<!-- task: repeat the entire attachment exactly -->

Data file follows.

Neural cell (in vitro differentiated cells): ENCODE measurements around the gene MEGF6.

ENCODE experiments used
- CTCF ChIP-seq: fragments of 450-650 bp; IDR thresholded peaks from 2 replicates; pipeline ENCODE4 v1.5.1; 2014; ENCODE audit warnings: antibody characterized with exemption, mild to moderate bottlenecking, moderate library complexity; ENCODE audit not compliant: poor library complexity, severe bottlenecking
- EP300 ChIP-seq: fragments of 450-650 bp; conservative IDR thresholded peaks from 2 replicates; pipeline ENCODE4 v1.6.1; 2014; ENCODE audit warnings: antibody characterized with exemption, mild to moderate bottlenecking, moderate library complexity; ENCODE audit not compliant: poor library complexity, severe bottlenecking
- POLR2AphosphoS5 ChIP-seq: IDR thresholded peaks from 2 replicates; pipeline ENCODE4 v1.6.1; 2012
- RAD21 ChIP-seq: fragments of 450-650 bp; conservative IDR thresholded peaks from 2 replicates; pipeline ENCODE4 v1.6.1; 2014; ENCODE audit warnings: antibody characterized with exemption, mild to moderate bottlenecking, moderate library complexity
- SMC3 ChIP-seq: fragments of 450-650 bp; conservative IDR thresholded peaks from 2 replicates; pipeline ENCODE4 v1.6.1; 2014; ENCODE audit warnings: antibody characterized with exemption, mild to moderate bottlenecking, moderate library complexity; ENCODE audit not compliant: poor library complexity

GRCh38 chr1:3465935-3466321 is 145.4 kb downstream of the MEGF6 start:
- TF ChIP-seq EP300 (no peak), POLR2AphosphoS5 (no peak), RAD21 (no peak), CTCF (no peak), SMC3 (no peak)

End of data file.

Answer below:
Neural cell (in vitro differentiated cells): ENCODE measurements around the gene MEGF6.

ENCODE experiments used
- CTCF ChIP-seq: fragments of 450-650 bp; IDR thresholded peaks from 2 replicates; pipeline ENCODE4 v1.5.1; 2014; ENCODE audit warnings: antibody characterized with exemption, mild to moderate bottlenecking, moderate library complexity; ENCODE audit not compliant: poor library complexity, severe bottlenecking
- EP300 ChIP-seq: fragments of 450-650 bp; conservative IDR thresholded peaks from 2 replicates; pipeline ENCODE4 v1.6.1; 2014; ENCODE audit warnings: antibody characterized with exemption, mild to moderate bottlenecking, moderate library complexity; ENCODE audit not compliant: poor library complexity, severe bottlenecking
- POLR2AphosphoS5 ChIP-seq: IDR thresholded peaks from 2 replicates; pipeline ENCODE4 v1.6.1; 2012
- RAD21 ChIP-seq: fragments of 450-650 bp; conservative IDR thresholded peaks from 2 replicates; pipeline ENCODE4 v1.6.1; 2014; ENCODE audit warnings: antibody characterized with exemption, mild to moderate bottlenecking, moderate library complexity
- SMC3 ChIP-seq: fragments of 450-650 bp; conservative IDR thresholded peaks from 2 replicates; pipeline ENCODE4 v1.6.1; 2014; ENCODE audit warnings: antibody characterized with exemption, mild to moderate bottlenecking, moderate library complexity; ENCODE audit not compliant: poor library complexity

GRCh38 chr1:3465935-3466321 is 145.4 kb downstream of the MEGF6 start:
- TF ChIP-seq EP300 (no peak), POLR2AphosphoS5 (no peak), RAD21 (no peak), CTCF (no peak), SMC3 (no peak)